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How to choose the right US work visa for Australians
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Your guide to getting boots on the ground in the US.

We back Aussie and Kiwi startups with global ambitions, so expanding into the US is a common feature in many of their stories. Getting boots on the ground, however, can be one of the trickiest parts. Between interpreting complex information about which visa is right for you and navigating the US visa application process from Australia, acquiring US visas for Australians can be a minefield. 

To help, we’ve rounded up a list of US employment visas most relevant to startups and tech companies to make it easier for you when applying for a US visa from Australia. Here’s an outline so you can skip to the visa most relevant to you:

Note: Bachelor's degrees in the US are 4 years, rather than the usual 3 in Australia and New Zealand. Any bachelor's degree requirements in this article refer to US bachelor degrees (i.e. 4 years of tertiary study). This means to satisfy the bachelor's degree requirements, you need 4 years of tertiary education. This can comprise of:

  • A 3-year bachelor’s degree + a 1-year honours degree
  • A 3-year bachelor's degree + other further study (e.g. master’s degree, PhD)
  • 3 years of work experience for each year of tertiary education required, e.g. 12 years of experience is equivalent to a 4-year bachelor's degree (only available for H-1B & E-3 visas)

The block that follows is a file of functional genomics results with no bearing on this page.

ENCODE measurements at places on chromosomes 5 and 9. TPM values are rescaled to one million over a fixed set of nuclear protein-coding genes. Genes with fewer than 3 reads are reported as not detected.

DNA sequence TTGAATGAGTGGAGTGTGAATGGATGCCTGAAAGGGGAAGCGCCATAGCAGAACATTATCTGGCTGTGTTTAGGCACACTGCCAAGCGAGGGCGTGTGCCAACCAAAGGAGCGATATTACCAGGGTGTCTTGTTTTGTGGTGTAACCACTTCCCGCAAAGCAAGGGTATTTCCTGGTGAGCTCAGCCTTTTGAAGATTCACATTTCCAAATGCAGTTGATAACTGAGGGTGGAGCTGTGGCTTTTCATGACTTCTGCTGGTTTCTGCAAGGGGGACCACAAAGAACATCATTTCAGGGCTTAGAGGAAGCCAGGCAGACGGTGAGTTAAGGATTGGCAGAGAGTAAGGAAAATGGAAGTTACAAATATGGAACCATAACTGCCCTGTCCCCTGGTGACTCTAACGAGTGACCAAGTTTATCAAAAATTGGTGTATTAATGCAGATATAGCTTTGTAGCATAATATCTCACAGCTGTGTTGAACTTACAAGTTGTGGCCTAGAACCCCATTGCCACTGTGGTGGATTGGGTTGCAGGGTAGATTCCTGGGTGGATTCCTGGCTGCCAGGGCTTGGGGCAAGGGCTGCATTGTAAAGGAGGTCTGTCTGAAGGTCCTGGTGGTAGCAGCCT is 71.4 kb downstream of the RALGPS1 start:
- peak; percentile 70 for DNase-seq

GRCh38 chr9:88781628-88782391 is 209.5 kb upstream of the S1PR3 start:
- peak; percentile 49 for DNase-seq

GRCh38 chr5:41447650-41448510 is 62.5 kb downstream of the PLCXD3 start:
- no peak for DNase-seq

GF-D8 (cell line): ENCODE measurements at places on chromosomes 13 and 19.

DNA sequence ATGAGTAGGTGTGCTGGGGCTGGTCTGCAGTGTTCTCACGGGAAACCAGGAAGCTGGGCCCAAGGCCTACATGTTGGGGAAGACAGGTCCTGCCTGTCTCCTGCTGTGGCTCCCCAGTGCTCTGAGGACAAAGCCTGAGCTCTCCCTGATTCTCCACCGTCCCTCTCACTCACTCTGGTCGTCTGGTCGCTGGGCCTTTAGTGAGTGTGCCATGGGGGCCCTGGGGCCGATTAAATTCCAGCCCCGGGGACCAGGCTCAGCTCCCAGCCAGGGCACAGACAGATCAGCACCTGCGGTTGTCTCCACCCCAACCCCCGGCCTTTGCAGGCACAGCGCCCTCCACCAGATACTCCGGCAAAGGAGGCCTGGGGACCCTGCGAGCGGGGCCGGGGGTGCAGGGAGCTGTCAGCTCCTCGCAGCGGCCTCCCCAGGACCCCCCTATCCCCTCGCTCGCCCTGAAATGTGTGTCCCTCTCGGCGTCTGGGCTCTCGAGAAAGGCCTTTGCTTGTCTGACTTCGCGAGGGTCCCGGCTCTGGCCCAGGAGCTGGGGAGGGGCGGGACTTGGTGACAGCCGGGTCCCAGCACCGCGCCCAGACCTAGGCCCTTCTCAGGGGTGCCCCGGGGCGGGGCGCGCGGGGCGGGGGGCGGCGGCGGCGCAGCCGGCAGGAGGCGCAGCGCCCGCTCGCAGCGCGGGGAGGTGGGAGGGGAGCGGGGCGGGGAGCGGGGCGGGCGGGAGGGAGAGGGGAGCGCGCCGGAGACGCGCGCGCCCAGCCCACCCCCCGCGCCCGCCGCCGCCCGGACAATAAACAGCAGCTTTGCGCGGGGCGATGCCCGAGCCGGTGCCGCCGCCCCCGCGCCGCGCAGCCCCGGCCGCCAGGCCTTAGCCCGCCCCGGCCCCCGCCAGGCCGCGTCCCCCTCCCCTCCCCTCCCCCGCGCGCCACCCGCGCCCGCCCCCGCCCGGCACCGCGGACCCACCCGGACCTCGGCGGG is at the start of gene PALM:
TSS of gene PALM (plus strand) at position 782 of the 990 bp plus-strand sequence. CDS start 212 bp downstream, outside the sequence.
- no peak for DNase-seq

As an example, for the final option of substituting experience for tertiary education, if you only have a 3-year bachelor's degree, you can apply for H-1B or E-3 visas once you have 3 years of work experience. L-1, EB-2A and EB-2C visas don’t have tertiary education requirements. EB-2 and EB-3B visas do not allow you to substitute work experience for tertiary education requirements. 

What's the right US visa for you?

H-1B Visa

H-1B visas are a common pathway for educated professionals to move to the US for a role in a speciality occupation. There’s an annual visa cap, and the number of visa applicants often greatly exceeds this number. Before you can apply for this visa, you have to register with the US Citizenship and Immigration Services (USCIS) during an annual two-week window; for the US fiscal year 2025 (which runs from October 2024 to September 2025), this window is from 12pm March 6 - 12pm March 22 2024 (Eastern Time). USCIS will randomly select registrations (sometimes referred to as the H-1B lottery) to proceed to the next stage of an H-1B petition and application.

Criteria

You’re eligible if:

  • You have a valid job offer from a US employer that requires speciality knowledge. Any US employer can sponsor an H-1B visa, provided they have an IRS tax number and follow all requirements for sponsorship.